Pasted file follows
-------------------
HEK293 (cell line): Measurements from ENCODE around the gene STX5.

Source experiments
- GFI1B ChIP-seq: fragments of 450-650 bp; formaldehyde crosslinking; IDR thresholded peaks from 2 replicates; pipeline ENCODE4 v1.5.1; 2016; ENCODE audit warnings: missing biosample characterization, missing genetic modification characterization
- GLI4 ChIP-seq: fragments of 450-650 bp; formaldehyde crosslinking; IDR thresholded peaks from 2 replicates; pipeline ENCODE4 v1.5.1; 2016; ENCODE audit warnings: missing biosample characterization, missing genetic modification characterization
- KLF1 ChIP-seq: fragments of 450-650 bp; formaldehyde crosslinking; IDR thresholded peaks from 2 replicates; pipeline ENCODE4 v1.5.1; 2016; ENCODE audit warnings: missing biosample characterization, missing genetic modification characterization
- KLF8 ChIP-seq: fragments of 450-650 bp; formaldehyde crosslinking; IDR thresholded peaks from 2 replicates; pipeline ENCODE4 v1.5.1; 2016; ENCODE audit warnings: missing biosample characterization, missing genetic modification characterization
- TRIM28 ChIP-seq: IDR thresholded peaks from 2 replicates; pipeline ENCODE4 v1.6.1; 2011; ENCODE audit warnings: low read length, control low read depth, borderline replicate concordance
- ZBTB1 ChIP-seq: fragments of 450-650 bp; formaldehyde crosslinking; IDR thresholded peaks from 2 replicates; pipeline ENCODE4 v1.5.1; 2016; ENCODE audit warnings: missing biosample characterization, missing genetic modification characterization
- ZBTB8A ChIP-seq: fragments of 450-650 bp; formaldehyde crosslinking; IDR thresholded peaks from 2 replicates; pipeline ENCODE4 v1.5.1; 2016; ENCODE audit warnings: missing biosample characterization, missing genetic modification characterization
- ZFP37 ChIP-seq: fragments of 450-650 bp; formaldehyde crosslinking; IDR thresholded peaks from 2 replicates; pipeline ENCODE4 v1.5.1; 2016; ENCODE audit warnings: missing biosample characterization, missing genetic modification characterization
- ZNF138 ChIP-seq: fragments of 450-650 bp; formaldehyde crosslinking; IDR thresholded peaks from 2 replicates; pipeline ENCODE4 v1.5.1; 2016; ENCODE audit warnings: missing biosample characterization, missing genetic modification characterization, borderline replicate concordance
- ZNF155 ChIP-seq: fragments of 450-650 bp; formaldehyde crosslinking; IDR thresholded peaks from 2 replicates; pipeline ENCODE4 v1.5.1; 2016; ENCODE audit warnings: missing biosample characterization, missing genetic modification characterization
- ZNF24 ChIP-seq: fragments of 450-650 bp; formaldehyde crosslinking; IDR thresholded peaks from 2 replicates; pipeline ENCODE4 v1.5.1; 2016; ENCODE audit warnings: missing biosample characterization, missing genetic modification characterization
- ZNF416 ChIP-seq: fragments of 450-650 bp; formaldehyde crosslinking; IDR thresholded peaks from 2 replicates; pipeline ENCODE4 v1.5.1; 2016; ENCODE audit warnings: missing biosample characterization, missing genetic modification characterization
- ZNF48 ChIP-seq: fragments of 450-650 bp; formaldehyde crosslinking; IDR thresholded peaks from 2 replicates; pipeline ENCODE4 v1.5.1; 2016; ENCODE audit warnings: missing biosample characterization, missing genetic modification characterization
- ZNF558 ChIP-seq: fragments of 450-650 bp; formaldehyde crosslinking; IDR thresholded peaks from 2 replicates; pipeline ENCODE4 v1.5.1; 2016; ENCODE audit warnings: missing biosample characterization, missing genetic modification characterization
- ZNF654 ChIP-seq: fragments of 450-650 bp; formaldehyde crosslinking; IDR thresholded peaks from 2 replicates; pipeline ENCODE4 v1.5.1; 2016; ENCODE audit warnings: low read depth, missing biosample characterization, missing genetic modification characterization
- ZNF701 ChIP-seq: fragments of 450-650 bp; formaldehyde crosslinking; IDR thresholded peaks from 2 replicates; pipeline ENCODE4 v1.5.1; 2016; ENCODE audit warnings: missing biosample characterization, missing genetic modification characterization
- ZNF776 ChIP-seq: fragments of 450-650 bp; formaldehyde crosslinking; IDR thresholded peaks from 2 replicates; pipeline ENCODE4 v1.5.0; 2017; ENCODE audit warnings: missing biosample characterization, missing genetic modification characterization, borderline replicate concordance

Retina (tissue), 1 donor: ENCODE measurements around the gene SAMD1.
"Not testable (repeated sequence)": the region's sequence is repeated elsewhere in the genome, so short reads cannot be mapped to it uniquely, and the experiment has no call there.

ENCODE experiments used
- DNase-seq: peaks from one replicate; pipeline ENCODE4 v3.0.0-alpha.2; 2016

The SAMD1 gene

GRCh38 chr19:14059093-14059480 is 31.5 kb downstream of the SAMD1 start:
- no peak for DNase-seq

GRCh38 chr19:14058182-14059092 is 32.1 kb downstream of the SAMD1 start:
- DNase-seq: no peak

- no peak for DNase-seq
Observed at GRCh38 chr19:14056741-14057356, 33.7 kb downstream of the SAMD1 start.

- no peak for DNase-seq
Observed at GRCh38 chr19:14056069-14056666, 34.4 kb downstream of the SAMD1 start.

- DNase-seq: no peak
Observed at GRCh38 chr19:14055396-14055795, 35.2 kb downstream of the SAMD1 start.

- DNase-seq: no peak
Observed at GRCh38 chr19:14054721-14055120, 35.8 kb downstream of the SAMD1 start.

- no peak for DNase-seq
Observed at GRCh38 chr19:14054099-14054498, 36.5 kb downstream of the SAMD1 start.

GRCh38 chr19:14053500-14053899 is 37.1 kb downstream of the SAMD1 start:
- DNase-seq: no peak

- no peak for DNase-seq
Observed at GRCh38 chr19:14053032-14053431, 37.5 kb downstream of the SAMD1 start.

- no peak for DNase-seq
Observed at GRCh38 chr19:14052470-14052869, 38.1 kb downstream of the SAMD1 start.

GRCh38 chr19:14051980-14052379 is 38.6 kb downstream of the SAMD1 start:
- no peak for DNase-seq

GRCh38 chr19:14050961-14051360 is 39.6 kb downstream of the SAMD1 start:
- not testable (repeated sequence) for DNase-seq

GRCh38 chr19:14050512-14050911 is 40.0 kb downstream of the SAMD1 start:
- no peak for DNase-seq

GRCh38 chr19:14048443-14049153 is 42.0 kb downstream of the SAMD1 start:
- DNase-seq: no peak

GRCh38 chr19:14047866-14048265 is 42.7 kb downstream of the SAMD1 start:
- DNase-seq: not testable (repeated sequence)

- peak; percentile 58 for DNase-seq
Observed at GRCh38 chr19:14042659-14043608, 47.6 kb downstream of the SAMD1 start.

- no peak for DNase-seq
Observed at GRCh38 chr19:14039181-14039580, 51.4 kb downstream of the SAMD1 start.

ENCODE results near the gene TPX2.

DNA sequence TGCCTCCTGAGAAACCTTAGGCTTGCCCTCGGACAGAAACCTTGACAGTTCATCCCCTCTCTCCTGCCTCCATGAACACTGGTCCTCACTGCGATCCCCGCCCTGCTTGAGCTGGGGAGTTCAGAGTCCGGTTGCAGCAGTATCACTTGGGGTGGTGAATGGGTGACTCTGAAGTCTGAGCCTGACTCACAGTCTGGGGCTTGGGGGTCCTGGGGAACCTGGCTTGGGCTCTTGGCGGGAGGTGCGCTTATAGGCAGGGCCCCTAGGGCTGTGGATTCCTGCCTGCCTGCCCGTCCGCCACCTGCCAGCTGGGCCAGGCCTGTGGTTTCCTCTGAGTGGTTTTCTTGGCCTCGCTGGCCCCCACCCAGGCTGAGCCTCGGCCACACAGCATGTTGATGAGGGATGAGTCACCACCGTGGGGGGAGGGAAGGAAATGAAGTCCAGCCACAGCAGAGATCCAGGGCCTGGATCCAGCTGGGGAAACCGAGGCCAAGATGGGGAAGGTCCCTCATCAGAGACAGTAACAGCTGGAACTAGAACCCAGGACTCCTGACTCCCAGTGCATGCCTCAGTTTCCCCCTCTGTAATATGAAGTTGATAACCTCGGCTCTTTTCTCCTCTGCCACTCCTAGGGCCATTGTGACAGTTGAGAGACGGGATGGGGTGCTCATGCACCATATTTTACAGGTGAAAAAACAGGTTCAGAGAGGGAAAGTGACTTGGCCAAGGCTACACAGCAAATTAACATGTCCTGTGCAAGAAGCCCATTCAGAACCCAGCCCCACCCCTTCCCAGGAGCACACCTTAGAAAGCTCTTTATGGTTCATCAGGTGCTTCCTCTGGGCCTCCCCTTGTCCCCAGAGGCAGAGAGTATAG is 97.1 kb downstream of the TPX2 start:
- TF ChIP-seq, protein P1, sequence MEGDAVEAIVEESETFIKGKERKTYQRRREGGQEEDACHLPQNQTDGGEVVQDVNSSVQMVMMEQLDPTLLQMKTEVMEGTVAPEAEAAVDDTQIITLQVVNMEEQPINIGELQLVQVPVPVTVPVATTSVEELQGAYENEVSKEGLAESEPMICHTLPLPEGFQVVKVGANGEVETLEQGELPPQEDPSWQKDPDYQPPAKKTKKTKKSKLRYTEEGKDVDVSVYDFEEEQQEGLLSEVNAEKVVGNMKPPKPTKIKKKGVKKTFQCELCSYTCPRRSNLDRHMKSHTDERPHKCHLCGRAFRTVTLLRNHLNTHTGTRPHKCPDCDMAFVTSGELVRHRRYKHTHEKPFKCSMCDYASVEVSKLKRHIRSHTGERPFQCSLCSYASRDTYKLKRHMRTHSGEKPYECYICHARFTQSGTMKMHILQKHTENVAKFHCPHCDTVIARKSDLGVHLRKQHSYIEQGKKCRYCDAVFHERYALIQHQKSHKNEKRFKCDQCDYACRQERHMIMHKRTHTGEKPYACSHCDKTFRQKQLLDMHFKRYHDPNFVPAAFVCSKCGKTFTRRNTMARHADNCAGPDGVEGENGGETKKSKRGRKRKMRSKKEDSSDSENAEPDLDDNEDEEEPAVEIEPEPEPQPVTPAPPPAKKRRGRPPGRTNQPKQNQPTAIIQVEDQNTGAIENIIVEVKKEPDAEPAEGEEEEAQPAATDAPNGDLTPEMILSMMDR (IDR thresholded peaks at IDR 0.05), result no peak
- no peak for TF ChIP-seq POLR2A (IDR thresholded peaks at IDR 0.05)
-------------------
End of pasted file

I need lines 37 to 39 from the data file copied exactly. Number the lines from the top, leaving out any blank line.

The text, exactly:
- no peak for DNase-seq
Observed at GRCh38 chr19:14054099-14054498, 36.5 kb downstream of the SAMD1 start.

GRCh38 chr19:14053500-14053899 is 37.1 kb downstream of the SAMD1 start: